Recent news from the Linux Mint team has made it clear, Linux Mint doesn't like Snap. You should be expecting articles soon on how to enable Snap packages on Linux Mint. Why? Snap packages have a stable future, and more distributions are supporting it. Some key notes to take is Arch Linux, Manjaro, and Fedora. Those three support the installation and use of Snapcraft. Ubuntu ships Snap packages by default.
Snaps are not perfect as they are larger, slower, and can't easily be themed. These are issues within Snap, but others have put claims with Snap based on a fact. The Snapcraft backend is closed-source. There are numerous conspiracy theories. Many Linux users have been comparing Canonical - the company behind both Ubuntu and Snapcraft - to Microsoft. A lot of complaints came when Canonical announced that some APT packages - ones they maintain for Ubuntu - will become Snap packages, and the APT installation command will install the Snap version. Many people disagree with this option, but this option leads to why Linux Mint is making a mistake removing Snap.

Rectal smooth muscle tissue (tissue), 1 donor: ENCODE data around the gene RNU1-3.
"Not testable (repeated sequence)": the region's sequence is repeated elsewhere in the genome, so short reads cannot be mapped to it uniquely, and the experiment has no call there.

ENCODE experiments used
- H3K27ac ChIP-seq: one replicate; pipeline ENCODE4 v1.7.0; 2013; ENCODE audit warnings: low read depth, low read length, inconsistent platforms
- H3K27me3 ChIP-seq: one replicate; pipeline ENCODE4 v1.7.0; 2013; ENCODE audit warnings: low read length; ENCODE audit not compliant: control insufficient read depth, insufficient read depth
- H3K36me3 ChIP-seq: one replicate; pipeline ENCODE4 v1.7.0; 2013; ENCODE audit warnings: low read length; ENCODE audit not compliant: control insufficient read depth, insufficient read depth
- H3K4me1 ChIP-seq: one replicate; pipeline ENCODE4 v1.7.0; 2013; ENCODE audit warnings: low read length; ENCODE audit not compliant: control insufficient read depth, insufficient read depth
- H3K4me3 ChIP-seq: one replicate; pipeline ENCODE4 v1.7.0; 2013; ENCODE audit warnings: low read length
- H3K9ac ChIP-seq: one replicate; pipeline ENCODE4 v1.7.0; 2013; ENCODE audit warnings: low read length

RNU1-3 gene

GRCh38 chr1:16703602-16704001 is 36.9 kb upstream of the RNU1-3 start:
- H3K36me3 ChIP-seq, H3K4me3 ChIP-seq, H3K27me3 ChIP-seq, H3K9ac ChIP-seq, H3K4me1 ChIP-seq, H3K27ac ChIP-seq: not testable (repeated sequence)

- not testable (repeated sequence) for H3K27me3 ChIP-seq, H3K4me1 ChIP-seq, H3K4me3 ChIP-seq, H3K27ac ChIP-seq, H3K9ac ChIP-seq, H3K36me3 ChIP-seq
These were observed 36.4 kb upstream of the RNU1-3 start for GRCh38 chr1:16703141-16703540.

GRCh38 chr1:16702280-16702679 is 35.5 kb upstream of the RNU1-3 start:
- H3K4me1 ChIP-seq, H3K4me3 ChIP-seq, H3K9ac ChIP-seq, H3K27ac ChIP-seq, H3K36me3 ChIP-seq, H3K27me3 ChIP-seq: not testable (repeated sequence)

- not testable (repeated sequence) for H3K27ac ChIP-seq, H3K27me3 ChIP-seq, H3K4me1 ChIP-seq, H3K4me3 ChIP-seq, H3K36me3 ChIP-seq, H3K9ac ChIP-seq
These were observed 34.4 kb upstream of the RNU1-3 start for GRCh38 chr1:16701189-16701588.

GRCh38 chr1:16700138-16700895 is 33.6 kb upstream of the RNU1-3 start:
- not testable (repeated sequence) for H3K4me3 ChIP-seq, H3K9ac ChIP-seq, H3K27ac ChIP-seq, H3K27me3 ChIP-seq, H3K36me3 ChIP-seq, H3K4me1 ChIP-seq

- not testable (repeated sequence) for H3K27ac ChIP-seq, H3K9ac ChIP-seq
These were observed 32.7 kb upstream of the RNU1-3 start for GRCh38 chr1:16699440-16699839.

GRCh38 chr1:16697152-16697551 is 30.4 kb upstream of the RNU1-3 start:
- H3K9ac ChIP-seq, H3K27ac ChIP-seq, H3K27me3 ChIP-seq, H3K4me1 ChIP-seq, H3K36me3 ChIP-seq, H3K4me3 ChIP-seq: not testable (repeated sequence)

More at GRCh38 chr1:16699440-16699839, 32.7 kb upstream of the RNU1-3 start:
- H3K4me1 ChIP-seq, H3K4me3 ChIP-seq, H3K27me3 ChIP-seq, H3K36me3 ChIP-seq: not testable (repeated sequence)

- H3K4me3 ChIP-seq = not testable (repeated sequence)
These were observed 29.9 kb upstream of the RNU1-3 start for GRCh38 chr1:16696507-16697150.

Snap packages are better from a developer perspective. I develop applications, and Snap packaging is an astounding solution. Working on projects like Ubuntu Lumina wouldn't benefit from building Snap packages, however applications I have been processing will. When Deb packaging things like the Lumina desktop environment, there is a sense of Kakorrhaphiophobia inside of me. If it doesn't work, I get disconcerted. It often does NOT work. Now I have only packaged a couple of Snaps, but each one of them is leagues easier to build than if I made them Deb packages.
Many people are happy with Snap, but anyone can run a distribution that doesn't include Snap but can install it if they do. Linux Mint is trying to make it impossible to run Snaps. That's an issue, as many developers build Snaps. There are many factors at play with why developers love Snap, including the fact that Snap is available on nearly every Linux distribution, Ubuntu being the most used Linux distribution, Ubuntu builds and supports Snap, and that Ubuntu has Snap preinstalled makes it a more reliable choice for developers. Especially over solutions like Flatpak and in some cases AppImage, Snap is what developers want to use to ship software. Linux Mint making access to Snap difficult only hurts developers and users that like Linux Mint.